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The Supreme Court affirmed Defendant’s convictions for first-degree robbery and aiding, abetting, or advising first-degree robbery stemming from two separate cases, holding that any error in the proceedings below was harmless. Specifically, the Court held (1) the circuit court did not by denying Defendant’s motion to dismiss the indictments for violation of his statutory and constitutional rights to a speedy trial; (2) Defendant’s waiver of Miranda rights and subsequent statements were voluntary, knowing, and intelligent; and (3) although Defendant invoked his right to an attorney, his unambiguous request occurred after he had confessed to the crimes, and therefore, the detectives’ error in continuing the interview after that point was harmless, and the circuit court’s failure to exclude Defendant’s post-invocation statements was also harmless. View "State v. Two Hearts" on Justia Law

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The Supreme Court affirmed Defendant’s convictions for second-degree murder, possession of a controlled substance, and possession of a firearm by a convicted drug offender, holding that no error occurred in the proceedings below. Specifically, the Court held that the circuit court (1) did not abuse its discretion by denying Defendant’s motion to sever; (2) did not err by allowing other acts evidence and certain opinion testimony to be introduced at trial; (3) did not abuse its discretion in denying Defendant’s motion for a mistrial; and (4) did not err in denying Defendant’s motions or judgment of acquittal. View "State v. Stone" on Justia Law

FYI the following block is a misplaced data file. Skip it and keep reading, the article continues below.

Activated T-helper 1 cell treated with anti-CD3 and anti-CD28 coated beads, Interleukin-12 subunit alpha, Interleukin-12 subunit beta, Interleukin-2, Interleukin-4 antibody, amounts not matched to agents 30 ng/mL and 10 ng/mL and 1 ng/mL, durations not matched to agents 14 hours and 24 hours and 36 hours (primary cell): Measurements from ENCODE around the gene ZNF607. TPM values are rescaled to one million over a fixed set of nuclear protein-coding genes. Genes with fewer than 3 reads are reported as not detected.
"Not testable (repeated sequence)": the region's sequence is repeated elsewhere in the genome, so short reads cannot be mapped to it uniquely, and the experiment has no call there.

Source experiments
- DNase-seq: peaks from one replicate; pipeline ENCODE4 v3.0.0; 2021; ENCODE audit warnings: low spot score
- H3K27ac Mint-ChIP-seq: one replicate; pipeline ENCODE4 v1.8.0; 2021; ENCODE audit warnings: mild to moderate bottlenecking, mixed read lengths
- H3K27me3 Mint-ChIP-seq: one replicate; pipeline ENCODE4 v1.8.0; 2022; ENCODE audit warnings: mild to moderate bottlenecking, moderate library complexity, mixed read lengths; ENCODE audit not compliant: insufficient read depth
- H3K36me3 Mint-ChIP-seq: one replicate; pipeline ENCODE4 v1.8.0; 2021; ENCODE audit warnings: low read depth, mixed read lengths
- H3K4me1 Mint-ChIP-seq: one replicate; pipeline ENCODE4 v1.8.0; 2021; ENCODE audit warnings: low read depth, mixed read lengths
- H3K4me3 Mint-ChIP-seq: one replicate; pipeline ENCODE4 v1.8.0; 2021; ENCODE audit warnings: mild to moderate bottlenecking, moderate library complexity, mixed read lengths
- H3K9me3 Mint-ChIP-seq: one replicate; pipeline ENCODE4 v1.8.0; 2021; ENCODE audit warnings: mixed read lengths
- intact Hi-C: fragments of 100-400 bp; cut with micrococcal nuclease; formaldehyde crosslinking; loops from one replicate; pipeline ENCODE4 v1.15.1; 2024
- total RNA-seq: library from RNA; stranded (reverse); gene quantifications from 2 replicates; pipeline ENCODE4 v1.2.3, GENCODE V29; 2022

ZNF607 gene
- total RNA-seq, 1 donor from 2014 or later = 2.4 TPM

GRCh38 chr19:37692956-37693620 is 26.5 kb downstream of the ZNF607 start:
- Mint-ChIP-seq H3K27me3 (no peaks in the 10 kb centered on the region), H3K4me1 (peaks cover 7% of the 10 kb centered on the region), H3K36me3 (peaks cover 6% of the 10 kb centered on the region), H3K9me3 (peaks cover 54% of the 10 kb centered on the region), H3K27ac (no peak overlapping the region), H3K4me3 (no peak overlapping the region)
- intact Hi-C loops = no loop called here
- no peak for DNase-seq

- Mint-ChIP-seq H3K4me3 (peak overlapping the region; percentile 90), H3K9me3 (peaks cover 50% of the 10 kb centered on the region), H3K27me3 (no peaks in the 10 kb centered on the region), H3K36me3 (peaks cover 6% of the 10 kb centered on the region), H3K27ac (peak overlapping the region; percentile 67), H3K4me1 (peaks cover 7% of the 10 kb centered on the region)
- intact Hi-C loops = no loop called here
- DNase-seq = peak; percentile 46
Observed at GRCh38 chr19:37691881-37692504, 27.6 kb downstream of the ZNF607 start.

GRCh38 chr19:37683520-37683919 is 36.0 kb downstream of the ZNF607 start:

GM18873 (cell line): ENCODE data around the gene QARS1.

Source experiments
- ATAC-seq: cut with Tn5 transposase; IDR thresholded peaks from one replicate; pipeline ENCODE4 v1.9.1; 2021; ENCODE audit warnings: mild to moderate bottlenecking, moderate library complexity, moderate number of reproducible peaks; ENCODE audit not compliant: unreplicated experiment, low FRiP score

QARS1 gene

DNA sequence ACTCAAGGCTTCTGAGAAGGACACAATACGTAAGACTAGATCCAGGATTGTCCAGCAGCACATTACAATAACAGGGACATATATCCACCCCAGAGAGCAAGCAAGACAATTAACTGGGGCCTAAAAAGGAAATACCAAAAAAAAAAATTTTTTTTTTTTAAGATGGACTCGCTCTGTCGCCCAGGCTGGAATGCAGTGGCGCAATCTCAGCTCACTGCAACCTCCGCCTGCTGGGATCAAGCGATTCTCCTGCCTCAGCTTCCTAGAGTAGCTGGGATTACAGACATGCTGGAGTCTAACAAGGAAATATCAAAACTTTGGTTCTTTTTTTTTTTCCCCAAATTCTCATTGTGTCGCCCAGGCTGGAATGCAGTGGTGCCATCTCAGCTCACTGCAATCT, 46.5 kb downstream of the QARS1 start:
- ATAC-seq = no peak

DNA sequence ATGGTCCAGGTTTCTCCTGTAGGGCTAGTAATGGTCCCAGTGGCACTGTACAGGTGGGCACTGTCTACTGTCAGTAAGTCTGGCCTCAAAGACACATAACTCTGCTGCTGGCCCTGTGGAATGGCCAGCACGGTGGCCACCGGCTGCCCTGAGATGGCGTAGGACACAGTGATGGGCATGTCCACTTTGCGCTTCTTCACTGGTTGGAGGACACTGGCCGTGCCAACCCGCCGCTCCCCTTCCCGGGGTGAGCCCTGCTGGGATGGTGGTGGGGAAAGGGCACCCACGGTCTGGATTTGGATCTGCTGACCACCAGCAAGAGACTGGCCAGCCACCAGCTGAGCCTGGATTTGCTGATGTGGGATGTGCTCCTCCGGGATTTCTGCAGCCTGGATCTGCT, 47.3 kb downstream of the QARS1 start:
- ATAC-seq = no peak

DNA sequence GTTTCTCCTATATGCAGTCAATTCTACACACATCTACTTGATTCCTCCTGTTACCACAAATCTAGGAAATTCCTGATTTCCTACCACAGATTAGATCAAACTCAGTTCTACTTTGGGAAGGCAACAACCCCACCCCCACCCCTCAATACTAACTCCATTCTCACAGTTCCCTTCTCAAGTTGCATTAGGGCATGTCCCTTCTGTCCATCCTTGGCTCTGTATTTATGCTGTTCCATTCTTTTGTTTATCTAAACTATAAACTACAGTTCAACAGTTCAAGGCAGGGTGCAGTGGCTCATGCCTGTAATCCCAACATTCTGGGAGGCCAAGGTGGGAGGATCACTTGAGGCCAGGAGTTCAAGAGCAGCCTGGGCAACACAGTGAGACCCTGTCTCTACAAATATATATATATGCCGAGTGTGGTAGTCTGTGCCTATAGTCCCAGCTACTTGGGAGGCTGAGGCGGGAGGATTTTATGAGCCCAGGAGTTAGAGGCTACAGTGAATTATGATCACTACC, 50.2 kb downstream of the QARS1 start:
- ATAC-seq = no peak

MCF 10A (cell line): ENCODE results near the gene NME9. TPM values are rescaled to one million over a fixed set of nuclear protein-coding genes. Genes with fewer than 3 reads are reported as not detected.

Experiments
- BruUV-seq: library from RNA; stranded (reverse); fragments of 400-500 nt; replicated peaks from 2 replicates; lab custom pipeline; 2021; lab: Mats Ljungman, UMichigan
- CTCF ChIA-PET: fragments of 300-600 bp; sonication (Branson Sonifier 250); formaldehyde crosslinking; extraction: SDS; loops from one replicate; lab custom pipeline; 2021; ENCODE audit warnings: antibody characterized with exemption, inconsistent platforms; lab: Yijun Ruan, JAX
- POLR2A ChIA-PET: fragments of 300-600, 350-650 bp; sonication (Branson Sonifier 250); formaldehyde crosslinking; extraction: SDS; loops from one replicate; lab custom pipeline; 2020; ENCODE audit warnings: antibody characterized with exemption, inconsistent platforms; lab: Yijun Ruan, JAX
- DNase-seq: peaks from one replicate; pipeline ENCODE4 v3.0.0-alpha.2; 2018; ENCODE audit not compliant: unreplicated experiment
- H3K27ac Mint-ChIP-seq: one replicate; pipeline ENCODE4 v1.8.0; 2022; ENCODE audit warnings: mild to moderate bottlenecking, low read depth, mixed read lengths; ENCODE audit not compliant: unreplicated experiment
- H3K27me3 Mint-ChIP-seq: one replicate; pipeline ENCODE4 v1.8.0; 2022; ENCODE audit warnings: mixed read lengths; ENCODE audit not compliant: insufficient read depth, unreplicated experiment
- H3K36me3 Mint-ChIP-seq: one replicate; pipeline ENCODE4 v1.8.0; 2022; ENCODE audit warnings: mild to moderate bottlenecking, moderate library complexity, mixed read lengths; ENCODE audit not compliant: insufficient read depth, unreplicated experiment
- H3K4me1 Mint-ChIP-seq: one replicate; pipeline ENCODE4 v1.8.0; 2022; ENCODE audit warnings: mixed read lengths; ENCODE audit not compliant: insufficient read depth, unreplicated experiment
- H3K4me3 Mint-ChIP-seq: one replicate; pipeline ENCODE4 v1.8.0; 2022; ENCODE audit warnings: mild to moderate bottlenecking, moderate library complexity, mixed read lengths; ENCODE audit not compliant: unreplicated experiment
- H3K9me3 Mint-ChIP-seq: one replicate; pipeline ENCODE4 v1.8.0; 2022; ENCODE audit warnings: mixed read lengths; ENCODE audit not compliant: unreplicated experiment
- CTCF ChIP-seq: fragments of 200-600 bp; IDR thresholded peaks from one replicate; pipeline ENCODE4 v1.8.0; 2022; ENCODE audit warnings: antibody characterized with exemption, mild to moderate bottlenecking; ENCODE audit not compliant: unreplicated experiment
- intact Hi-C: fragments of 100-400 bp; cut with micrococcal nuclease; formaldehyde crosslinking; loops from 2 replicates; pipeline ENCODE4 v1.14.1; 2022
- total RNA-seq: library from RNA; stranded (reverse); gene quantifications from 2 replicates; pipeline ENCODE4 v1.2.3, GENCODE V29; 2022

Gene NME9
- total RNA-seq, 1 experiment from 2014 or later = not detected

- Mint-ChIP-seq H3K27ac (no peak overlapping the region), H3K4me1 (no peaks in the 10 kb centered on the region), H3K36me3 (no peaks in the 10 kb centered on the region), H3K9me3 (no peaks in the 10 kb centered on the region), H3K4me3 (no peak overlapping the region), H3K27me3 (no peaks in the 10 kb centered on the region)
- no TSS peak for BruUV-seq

Posted in: Criminal Law

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The Supreme Court reversed the judgment of the circuit court dismissing Appellants’ appeal of a decision of the Butte County Commission as untimely, holding that Appellants’ appeal was timely. The Commission held a public hearing on a petition to vacate a public roadway and section line in Butte County. After considering the petition, the Commission voted to approve the petition. Appellants appealed the Commission’s decision to vacate the public roadway and section line. The circuit court dismissed the appeal as untimely. On appeal, Appellants argued that the Commission’s decision could not “become effective” for purposes of S.D. Codified Laws 31-3-34 until it became enforceable. The County argued in response that the Commission’s decision became “effective” on the last date of publication under S.D. Codified Laws 31-3-9. The Supreme Court reversed, holding that a Commission’s resolution and order vacating a road becomes effective under section 31-3-34 twenty days after completed publication under section 31-3-9. View "Olson v. Butte County Commission" on Justia Law